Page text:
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The Benefits of Meditating at Work

The Benefits of Meditating at Work

By Cindy Schwartz

 

Meditation has gained in popularity over the last decade, it is no longer a ritual only practiced by monks and hippies. As scientific evidence mounts showcasing the benefits to your mental and physical health, the notion of meditation has piqued enough curiosity in people to shift the narrative from obscure to accessible.

Much of the research shows, that the primary obstacle to building a sustainable practice is finding the time to do it.  It can seem indulgent to entertain the concept of an esoteric stress-relieving technique on company time, but really, how does this differ from those who take breaks to smoke? Both are habit- forming and both can help you disconnect from your current reality.

We live in a society of “busy”, where being productive is a valued attribute; but to what cost? Multitasking robs us of the opportunity to truly be present. Life becomes a series of actions and transactions.  Meditation has been hailed as the antidote to this disease of “busy” that is prevalent in Western society. It is through the simple act of breath awareness that we can be brought out of our heads and into the present moment. I strongly believe that a daily meditation practice, if made accessible in the workplace could be an effective tool for reducing stress. Over time the practice will cultivate a sharper focus, and increase productivity, ultimately leading us to making better business decisions.

 

Has meditation gained enough popularity to be introduced into the workplace? I was determined to find out!

 

The experiment

I approached a few people and asked if they wanted to join me for a 15-minute practice. Those interested met up in the lunchroom, where I lead a brief discussion to demystify the practice, and provide some useful tips. I brought a guided app, pulled up some chairs and asked that people keep an open mind!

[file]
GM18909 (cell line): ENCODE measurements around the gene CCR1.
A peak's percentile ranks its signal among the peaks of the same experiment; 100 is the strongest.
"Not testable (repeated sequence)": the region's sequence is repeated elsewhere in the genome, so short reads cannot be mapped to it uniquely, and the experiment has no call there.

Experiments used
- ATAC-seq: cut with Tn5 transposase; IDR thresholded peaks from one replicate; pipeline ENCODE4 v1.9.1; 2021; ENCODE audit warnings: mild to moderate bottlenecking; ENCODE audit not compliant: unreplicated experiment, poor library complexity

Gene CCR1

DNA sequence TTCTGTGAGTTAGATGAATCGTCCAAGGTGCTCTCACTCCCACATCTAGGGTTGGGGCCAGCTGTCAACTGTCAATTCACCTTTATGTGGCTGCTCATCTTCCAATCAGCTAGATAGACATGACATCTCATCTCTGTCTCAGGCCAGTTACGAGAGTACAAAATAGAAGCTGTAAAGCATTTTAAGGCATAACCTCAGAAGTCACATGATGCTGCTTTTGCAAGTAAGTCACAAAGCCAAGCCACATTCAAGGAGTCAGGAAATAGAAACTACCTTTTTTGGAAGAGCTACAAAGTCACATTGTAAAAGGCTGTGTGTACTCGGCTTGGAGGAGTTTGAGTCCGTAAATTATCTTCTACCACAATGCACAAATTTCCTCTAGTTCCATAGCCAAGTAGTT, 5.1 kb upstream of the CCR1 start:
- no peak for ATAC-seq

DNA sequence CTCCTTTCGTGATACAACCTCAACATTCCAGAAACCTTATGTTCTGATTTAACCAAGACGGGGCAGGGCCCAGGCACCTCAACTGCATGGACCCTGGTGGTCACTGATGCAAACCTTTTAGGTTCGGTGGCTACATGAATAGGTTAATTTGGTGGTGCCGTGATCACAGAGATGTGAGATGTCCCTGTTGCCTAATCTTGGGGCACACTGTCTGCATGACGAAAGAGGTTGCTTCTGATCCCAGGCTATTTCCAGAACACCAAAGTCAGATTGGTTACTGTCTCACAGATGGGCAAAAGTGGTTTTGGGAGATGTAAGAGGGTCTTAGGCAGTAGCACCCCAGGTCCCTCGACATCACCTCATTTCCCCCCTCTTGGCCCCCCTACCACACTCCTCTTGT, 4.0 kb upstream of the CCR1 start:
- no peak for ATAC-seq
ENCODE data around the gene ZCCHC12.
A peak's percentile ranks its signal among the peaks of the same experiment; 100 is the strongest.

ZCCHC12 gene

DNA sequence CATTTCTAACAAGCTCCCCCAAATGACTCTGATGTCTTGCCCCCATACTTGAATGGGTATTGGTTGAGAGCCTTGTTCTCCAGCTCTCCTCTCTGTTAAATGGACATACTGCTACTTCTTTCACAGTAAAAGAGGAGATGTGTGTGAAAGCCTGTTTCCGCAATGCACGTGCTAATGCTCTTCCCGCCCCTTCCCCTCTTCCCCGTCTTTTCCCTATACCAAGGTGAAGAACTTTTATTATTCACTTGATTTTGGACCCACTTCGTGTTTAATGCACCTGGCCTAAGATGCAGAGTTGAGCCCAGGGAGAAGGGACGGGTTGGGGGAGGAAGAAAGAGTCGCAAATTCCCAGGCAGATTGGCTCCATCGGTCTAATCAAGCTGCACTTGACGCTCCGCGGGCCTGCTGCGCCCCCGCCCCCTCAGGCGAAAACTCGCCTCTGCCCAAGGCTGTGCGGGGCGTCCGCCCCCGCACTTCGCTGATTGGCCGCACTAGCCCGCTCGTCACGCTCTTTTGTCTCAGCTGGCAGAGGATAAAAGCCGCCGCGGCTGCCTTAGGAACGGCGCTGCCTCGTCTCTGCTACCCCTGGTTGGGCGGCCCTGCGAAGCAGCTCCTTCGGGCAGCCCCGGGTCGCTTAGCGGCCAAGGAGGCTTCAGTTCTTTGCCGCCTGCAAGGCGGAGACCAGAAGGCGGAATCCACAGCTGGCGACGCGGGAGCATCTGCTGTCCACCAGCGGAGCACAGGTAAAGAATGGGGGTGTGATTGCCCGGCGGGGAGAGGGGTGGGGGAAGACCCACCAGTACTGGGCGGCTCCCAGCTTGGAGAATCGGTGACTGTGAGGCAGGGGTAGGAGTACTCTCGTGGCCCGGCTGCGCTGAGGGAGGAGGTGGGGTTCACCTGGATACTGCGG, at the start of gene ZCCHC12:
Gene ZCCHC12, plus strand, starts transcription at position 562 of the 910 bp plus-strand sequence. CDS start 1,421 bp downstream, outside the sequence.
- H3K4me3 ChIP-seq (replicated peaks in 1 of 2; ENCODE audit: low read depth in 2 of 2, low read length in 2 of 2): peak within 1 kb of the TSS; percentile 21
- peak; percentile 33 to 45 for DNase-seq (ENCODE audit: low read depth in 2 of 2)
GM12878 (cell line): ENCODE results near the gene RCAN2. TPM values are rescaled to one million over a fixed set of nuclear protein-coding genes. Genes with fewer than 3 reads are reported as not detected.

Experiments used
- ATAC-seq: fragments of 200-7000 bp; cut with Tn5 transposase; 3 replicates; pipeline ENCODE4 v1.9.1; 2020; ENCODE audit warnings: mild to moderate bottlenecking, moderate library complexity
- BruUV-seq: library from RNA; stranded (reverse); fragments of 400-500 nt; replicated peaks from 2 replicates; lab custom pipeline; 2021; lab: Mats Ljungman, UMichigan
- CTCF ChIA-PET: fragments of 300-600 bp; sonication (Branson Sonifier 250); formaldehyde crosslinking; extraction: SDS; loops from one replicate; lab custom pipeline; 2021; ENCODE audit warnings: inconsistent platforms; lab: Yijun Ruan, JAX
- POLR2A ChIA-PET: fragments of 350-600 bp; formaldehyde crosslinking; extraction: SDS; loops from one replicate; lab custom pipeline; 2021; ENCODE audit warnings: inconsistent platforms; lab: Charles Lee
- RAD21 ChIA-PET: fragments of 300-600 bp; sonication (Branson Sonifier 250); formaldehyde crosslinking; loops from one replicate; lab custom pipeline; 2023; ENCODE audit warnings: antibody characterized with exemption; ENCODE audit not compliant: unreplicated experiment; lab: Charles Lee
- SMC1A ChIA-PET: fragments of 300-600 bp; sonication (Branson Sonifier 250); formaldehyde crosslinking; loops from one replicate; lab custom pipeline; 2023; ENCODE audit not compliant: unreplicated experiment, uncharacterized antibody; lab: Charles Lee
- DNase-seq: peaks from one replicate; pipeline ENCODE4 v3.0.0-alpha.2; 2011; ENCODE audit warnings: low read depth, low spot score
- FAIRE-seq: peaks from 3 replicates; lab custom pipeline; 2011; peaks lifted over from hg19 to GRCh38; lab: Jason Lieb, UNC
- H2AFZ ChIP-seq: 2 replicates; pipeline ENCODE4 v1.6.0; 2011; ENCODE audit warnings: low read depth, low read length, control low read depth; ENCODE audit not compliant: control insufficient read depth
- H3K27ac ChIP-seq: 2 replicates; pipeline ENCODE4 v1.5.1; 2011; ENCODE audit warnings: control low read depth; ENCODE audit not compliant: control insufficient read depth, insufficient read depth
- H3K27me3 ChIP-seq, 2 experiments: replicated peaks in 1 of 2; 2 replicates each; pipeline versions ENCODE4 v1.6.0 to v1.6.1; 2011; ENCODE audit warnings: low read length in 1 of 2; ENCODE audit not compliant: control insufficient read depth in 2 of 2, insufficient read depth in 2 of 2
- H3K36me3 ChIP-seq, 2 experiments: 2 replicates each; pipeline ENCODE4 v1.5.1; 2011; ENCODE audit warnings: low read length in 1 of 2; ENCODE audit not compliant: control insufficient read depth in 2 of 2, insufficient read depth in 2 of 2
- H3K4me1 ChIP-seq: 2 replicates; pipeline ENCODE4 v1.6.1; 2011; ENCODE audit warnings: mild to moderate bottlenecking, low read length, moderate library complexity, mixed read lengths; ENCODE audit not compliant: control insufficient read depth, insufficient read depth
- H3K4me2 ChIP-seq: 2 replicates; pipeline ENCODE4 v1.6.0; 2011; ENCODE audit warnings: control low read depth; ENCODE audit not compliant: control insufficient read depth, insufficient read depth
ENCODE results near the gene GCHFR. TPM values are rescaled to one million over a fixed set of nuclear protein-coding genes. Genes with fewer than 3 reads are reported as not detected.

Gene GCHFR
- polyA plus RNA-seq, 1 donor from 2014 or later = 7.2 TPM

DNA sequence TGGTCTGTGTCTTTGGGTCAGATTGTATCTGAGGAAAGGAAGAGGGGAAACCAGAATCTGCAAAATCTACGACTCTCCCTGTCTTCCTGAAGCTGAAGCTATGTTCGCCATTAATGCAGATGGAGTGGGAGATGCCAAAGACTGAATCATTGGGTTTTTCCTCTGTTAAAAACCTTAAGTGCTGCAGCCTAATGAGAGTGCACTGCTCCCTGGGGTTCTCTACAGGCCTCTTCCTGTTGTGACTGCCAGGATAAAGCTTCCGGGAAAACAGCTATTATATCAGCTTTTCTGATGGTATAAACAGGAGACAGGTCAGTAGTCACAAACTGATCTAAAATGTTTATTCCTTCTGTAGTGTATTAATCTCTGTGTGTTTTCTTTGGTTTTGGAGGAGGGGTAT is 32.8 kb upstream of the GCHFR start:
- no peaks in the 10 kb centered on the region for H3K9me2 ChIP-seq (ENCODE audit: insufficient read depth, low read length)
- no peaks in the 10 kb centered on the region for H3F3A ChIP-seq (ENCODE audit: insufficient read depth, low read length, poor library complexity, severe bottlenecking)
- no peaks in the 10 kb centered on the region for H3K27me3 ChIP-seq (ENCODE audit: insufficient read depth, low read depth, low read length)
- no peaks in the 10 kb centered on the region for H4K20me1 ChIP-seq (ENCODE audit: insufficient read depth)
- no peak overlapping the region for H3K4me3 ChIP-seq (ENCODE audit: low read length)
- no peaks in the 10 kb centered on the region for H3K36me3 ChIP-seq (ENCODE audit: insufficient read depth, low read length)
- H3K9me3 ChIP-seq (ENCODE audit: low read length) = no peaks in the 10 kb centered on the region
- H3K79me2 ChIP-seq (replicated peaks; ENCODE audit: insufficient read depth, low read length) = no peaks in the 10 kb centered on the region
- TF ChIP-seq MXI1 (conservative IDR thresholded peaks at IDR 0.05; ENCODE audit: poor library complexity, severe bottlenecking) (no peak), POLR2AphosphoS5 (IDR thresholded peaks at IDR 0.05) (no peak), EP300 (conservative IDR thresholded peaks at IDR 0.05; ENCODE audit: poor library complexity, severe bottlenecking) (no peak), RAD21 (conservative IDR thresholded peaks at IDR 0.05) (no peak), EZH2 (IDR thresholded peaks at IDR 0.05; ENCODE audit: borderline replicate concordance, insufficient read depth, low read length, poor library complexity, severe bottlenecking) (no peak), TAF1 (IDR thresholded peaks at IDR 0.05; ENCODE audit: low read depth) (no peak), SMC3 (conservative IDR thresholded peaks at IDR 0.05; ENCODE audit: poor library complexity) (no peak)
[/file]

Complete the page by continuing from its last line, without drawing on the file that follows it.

The groupies followed from there.

 

The circle of Zen was formed

People kept showing up every day! They said the social commitment really motivated them to stay connected to the practice. There was a shared objective of bettering ourselves in a setting where we felt safe. Attendance is not mandatory but encouraged, so there is no judgment if members are busy.

The unexpected surprise was that it brought together individuals that had almost no contact before, and thus created a whole new community within the larger organization. 

 

Rinse…Repeat

What made these meditating misfits keep coming back?

Here is what they had to say:

  • The group gave them the permission to disconnect and relax. 
  • Their productivity increased for the remainder of the day.
  • It was an antidote from office politics, and pressure from clients and job stress.
  • Many reported sharpened mental acuity for problem solving.
  • It fostered mindfulness, gratitude, and switching into a positive narrative.
  • Physical Lightness. Breathing made them feel less tense and more relaxed.

 

Meditation is still enigmatic

In the first few weeks there was chatter within the company as to what went on in the lunchroom when we would gather. I overheard one say that we were doing yoga, and another person said we were forming a cult. For the record, we are not a clan of mastermind spies hatching an elaborate scheme to steal your bologna sandwich. We simply choose to spend 225 of our daily 25000 breaths, together.

 

Realities of meditating & next steps to creating a practice

The how to meditate is not easy. Slowing down the monkey mind can be a daunting task. There is a perception that to meditate is to turn off your mind. A more simplistic view is that you are connecting with yourself in the present moment rather than worrying about the future or ruminating on the past. If your mind wanders, you use the breath to guide you back.

Should you be inclined, remember that it doesn’t take much effort to create and sustain a sitting group in your workplace or to develop your own personal practice. 

 

Here are some helpful tips to get you going.

  • Don’t see meditation as some mysterious ritual, think of it as a bicep curl for your brain.
  • There are fantastic meditations available for free online and the app store. You can use them to lead your group sessions or for your personal use. It can be difficult for beginners to sit without being guided.
  • Visualizations can assist in keeping you grounded. Picturing your thoughts as clouds rolling by, will create less attachment to them.
  • When you realize you have been distracted, breathe deeply. Don’t get caught up in a story.
  • Every day is a new opportunity to join back into your shared or personal practice! Don’t judge yourself for missing a day.
  • Bring a pillow; maybe you’ll opt for a power nap!

 

OMMM! Namaste.

 

 


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